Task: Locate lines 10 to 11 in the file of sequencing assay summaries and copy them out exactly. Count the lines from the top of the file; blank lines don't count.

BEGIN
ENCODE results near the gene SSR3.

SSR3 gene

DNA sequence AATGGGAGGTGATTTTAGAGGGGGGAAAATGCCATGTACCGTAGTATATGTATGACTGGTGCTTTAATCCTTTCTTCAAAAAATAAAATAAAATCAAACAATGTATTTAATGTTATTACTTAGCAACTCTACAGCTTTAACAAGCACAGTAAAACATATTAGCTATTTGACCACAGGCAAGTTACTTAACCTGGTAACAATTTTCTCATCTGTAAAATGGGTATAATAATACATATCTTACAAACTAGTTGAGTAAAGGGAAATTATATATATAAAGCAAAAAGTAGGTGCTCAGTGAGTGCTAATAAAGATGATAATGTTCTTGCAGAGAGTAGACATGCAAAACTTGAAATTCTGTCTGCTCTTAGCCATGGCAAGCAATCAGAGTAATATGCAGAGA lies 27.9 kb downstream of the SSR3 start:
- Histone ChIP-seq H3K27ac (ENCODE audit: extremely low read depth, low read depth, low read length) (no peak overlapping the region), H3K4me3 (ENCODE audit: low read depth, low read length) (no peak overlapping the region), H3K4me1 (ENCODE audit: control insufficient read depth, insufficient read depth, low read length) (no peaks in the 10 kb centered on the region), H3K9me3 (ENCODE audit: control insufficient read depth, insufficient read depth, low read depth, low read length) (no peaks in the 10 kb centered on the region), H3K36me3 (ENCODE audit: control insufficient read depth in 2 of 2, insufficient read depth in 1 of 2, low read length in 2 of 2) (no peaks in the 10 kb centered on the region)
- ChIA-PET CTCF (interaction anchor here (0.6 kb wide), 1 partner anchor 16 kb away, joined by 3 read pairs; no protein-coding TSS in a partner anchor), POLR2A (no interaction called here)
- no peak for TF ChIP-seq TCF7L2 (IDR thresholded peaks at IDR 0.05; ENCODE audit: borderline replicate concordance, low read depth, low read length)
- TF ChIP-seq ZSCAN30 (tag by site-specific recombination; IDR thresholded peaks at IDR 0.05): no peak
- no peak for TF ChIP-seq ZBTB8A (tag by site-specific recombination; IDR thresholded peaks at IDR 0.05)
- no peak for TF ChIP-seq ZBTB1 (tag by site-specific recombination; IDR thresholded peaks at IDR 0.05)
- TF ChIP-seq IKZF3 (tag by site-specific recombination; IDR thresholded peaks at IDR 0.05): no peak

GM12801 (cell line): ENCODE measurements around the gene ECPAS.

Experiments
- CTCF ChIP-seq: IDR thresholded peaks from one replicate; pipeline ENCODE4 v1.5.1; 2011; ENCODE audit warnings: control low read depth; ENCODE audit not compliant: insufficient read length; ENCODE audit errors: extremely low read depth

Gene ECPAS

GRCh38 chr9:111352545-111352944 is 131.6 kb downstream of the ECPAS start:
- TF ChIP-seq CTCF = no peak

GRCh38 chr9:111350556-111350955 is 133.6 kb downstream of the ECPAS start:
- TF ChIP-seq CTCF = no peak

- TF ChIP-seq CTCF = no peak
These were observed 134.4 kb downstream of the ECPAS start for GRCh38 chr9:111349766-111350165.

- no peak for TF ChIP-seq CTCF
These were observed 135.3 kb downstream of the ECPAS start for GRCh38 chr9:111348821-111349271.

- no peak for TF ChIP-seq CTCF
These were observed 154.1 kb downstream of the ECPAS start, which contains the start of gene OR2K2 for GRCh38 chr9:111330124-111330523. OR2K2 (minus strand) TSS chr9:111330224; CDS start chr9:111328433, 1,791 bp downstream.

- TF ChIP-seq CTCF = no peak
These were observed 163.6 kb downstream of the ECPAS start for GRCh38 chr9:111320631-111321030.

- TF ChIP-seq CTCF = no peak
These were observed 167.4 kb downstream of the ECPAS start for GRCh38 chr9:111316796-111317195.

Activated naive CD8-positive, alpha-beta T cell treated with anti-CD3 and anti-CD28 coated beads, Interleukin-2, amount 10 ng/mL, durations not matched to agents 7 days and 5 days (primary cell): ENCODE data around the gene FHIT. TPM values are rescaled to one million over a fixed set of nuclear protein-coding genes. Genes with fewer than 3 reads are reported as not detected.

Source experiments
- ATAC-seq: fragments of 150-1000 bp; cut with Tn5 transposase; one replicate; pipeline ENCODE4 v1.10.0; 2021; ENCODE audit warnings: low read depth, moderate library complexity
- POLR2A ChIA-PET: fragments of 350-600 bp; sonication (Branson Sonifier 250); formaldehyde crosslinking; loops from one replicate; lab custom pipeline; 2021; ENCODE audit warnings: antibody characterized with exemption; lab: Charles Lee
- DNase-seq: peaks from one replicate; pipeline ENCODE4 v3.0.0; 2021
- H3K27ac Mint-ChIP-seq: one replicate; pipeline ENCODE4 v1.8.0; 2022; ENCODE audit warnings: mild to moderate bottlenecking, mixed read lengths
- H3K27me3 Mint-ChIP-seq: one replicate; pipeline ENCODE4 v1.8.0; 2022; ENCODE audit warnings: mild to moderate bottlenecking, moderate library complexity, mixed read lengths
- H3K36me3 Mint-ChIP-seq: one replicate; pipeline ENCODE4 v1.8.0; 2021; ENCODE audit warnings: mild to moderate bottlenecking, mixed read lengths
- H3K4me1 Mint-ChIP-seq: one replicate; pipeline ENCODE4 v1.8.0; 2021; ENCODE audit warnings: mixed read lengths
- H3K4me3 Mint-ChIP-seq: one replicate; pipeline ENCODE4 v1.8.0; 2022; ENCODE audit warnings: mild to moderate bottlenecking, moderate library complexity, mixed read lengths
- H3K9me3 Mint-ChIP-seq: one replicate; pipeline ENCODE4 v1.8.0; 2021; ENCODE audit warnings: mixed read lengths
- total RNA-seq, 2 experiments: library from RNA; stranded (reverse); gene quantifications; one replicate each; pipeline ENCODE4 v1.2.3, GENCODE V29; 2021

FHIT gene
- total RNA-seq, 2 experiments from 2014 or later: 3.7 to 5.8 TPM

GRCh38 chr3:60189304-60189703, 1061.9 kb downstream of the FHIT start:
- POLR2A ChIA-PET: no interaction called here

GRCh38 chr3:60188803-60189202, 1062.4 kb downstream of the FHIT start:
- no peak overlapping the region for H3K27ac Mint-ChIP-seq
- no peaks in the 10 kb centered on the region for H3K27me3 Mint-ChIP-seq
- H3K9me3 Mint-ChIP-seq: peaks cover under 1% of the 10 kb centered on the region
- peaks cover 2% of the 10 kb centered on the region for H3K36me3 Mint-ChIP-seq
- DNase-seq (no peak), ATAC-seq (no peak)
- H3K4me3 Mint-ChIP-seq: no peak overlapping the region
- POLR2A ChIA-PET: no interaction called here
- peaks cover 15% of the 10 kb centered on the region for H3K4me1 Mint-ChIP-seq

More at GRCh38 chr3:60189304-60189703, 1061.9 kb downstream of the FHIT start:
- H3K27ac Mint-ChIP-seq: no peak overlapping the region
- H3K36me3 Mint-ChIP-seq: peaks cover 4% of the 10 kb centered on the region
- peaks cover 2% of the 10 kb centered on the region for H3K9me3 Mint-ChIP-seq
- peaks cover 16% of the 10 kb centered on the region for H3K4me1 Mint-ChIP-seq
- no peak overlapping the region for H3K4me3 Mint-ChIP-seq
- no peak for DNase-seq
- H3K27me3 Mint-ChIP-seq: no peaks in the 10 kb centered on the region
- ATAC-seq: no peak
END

- TF ChIP-seq IKZF3 (tag by site-specific recombination; IDR thresholded peaks at IDR 0.05): no peak

GM12801 (cell line): ENCODE measurements around the gene ECPAS.